I’ll probably go into more depth on each of these things in forthcoming posts. Stay tuned.

Lurpak Breakfast – how it was done

I thought I’d give a quick insight into how the animation effects in one of my projects were acheived.

Scott Bedford, former Creative Director at Carlson Marketing, posted this video of a project we worked on a while back, for the Lurpak Breakfast campaign. I created all the animation prototypes for the various effects used throughout the site, some of which can be seen here. The site won two DMA awards, but I’m most proud of the crumbs animation and the code-generated interactive steam effect – similar to the one you’ll see on my homepage.

Techie Breakdown

  • Crumbs animation. 1000 Bitmaps random position themselves until around the edge of the bread mask shape, animated with simple mouse interactive physics – force, velocity, momentum and friction all tweakable
  • Steam effect. Perlin noise moving through another perlin noise BitmapDisplacementFilter, to which user generated displacement can be applied, then all blurred
  • Egg Timer animation. Particle system with basic physics and just a draggable mask
  • Do Not Disturb tag. Maths-based animation for the swing only, the rest is old-school timeline animated
  • Fry-up triple banner. Three banners synchronise object positions/velocities using LocalConnection to send packets with a TTL applied to avoid a feedback loop
  • Spinning letters. TextMetrics used to break a populated TextField into separate letters, each one animated into a simple 3-D engine I knocked up, with simple physics used to achieve the swirl motion
  • Hang-over breakfast. Just a blurred mask, though I prefer my version from my original – alpha a blurred copy of an image over the original for a proper hazy effect
  • Other animation. Uses a combination TweenMax, maths and frame-by-frame, e.g. pancakes, bedroom door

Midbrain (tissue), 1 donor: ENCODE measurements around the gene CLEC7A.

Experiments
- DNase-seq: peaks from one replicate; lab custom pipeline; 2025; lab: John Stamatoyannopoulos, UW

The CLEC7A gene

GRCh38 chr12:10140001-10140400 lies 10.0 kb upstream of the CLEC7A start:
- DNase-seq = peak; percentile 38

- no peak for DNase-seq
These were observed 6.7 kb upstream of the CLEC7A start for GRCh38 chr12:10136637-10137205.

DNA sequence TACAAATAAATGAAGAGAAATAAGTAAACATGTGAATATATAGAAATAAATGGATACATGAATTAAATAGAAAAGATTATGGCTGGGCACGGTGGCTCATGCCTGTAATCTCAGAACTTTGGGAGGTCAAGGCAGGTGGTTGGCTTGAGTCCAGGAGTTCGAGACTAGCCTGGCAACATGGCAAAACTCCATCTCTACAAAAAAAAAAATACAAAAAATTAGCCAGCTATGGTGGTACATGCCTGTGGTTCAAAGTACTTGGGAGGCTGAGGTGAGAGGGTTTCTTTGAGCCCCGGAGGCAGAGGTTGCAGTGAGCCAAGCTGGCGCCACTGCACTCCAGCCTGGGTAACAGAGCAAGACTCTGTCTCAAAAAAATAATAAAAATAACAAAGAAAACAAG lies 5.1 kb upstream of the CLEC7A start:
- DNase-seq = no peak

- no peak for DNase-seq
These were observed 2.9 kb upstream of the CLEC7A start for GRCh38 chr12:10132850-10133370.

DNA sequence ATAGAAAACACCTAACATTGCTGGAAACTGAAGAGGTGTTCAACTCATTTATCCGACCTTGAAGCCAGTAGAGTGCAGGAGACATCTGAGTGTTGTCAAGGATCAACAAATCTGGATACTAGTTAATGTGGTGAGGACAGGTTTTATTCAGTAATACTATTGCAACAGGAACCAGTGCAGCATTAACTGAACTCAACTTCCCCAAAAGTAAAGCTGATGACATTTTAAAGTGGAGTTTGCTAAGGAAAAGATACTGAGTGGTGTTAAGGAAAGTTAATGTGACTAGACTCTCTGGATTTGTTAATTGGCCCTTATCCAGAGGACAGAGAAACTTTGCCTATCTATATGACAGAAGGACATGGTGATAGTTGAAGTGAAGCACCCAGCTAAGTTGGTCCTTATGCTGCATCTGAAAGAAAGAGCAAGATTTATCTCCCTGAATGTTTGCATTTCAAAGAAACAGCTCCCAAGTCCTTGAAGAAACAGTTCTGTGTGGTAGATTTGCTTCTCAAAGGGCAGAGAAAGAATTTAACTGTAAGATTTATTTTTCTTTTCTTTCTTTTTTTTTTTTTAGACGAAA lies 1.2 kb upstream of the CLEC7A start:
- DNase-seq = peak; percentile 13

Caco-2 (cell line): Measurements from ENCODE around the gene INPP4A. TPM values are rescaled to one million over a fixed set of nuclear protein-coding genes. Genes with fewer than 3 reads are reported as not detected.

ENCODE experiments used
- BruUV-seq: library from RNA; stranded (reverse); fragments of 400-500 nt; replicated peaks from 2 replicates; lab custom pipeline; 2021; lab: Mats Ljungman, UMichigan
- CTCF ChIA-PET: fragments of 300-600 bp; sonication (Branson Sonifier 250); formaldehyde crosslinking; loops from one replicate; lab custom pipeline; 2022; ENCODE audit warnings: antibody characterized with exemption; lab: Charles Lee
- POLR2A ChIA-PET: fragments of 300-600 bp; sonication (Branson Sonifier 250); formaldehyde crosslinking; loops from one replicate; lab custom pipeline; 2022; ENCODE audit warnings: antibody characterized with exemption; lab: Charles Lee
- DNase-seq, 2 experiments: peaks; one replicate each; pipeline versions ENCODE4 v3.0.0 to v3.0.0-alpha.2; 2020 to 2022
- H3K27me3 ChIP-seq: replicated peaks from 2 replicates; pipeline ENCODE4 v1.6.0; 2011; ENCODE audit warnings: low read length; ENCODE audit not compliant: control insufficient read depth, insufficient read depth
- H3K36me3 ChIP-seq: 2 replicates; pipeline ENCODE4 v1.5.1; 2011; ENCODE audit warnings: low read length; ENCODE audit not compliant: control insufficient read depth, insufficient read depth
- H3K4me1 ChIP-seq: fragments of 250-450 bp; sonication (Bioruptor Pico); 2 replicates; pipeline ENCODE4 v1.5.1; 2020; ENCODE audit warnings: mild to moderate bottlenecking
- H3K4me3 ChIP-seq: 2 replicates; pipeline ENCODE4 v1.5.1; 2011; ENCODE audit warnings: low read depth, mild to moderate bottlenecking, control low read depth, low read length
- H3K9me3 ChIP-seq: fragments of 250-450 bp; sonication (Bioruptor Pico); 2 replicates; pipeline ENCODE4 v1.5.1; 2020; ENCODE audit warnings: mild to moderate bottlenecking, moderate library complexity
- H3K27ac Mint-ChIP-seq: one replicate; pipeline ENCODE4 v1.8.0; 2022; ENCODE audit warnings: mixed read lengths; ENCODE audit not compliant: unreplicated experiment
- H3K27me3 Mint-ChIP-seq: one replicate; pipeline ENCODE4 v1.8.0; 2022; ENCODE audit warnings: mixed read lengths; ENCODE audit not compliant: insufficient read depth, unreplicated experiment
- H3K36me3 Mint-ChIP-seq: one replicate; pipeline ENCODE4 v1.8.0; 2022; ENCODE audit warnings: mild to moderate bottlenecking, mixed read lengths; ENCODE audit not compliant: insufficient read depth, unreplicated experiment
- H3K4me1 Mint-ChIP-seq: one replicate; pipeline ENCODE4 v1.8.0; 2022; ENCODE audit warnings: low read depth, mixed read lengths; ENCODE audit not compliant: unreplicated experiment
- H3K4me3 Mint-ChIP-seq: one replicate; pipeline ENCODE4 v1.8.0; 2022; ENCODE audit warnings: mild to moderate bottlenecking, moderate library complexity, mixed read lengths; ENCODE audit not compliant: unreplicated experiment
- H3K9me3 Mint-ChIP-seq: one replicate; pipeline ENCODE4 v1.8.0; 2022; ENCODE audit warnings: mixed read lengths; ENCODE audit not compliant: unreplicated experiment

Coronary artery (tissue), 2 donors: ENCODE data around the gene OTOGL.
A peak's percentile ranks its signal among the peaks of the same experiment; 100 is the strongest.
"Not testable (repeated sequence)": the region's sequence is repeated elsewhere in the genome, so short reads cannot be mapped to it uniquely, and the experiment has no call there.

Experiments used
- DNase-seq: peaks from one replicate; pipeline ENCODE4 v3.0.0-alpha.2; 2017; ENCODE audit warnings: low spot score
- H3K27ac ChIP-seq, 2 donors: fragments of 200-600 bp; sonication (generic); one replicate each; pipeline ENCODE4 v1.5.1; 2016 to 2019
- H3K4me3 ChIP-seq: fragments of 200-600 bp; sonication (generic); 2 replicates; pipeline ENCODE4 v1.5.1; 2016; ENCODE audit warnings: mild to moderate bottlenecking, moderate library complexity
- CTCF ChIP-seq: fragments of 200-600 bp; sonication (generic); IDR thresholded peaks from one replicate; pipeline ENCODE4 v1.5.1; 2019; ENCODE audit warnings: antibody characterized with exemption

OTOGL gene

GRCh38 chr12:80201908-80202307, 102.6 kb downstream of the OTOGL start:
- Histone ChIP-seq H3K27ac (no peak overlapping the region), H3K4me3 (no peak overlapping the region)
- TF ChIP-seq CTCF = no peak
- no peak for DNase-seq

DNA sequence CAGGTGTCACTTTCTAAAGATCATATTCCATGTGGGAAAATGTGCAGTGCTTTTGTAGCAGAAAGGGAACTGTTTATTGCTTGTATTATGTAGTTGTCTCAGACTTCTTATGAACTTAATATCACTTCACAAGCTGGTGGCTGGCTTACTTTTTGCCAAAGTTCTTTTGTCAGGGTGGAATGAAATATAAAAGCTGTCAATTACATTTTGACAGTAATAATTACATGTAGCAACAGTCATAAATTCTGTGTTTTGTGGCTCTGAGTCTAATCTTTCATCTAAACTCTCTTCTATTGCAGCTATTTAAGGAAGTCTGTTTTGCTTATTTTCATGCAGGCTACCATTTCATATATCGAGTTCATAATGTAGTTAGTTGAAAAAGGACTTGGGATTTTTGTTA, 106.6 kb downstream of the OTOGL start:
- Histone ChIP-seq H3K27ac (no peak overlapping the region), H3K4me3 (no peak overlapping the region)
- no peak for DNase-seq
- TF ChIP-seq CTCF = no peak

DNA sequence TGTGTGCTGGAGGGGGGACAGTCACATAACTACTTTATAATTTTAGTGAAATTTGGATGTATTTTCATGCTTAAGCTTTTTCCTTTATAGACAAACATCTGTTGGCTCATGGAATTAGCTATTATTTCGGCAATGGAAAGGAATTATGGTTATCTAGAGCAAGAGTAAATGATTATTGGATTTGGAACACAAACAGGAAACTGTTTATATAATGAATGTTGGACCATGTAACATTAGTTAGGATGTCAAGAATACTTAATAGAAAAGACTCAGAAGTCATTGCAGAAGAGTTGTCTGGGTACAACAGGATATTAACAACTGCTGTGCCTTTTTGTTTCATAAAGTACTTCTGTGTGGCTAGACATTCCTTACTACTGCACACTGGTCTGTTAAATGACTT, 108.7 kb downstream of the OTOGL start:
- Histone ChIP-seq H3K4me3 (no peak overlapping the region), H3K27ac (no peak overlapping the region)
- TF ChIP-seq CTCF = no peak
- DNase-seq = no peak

• Not mine: Wise-crack banner, breakfast tray messenger banner, down tools drawer, coffee bean counter, flapjacks, emails

BBC – A History of the World in 100 Objects

I just finished a new project, called ‘A History of the World in 100 Objects‘, it’s a joint venture between BBC Radio 4 and the British Museum to chart human history in a new way. I developed the concept for the 3-D object explorer with the guys at GT/VML and built it using Flash 10’s native 3-D capabilities. Users are able to explorer objects from throughout human history in a potentially inifitely expanding 3-D time tunnel and even make history by uploading their own objects.

Here’s some footage of the 3-D explorer:

The main challenge facing the development of the 3-D explorer was to build something capable of handling up to 10,000 objects, loading in their images and displaying it all in glorious 3-D… all without crashing the user’s browser. Every object or filter set accessible within the explorer can be bookmarked, shared, or navigated with the browser back/forward buttons. For added accessibility, the explorer’s 3-D view itself can be navigated with the keyboard, mouse wheel or the on-screen controls.

I built the application strictly to optimise performance and memory management, while ensuring maximum stability. Coding techniques such as object pooling, typed arrays, load queueing, render deferral and the flyweight design pattern were used to maximise performance and minimise memory usage.

Windows Messenger ‘advergame’ FreeYourBuddy

FreeYourBuddy.comFreeYourBuddy is a video-based ‘advergame’ I produced for GT/VML for a Windows Mobile campaign. It’s a lot like Subservient Chicken, but you need to chat to Buddy and direct him to solve puzzles in order to escape the confines of the computer in which he’s trapped.

You can tell him to do silly stuff too – or just swear at him like I do – whatever floats your boat. Somewhere online there’s a walk-through; but it’s more enjoyable to try and solve the puzzles.

There are a few Easter eggs in there and I also localised the game, so Buddy understands 4 different languages and can hopefully piece together even the worst grammar. He is, however, not the sharpest tool in the box.